Strudel is a pastry that goes way, way back — the first recipe for it has been traced to 1696, found in a handwritten cookbook at the Wienbibliothek im Rathaus. A descendant of Middle Eastern desserts like baklava, strudel is rooted in the cuisines of Germany and Austria; common fillings include both sweet and sour cherry, plum, nuts, apricot, poppy seed and raisin. There are even savory strudels filled with meats, and veggies, like spinach, cabbage, potato, pumpkin and sauerkraut.
Frankly, you could put nearly any filling inside pastry dough and roll it up and probably end up with something tasty to eat. But we like how Marisa McClellan, the blogger behind the site Food in Jars, keeps it traditional with apricot jam, walnuts and golden raisins inside a sour cream-enriched dough. During her recent visit to the Pennsylvania Kitchen, McClellan shared this strudel recipe from her newest book, The Food in Jars Kitchen, which provides readers with dozens of clever ways to use up the jams, pickles and other preserves lining their pantry and refrigerator shelves. After all, there are only so many pieces of toast one can eat, and no one wants to see their homemade wares languish, untouched. Her recipes, like this strudel one, remind us how versatile jams, salsa, krauts and other preserves can be as ingredients in dishes (case in point: this delightful scratch-made queso dip with tomato salsa).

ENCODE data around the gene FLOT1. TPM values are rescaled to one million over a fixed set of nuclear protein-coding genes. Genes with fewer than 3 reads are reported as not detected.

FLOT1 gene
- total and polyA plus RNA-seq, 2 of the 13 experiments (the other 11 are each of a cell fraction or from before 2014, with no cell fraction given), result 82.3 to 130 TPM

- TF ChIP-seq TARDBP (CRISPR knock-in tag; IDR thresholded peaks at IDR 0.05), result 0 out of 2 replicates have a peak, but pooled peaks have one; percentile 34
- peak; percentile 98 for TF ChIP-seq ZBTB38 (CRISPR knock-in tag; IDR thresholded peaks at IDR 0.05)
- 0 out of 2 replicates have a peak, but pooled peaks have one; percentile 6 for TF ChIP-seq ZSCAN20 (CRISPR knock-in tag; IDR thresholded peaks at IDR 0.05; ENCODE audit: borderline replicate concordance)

If you’re not big into canning, that’s okay! You don’t need homemade apricot jam to make this strudel! Grab a jar from your local gourmet food shop or farmers market and you’re well on your way to a shareable dessert (which is the perfect bring-along, by the way, to a potluck or dinner party). The recipe makes two strudels, so take McClellan’s advice and put one in the freezer for a rainy day!
Watch our video for the technique, then head here for the full recipe!
- Video and photo: Dish Works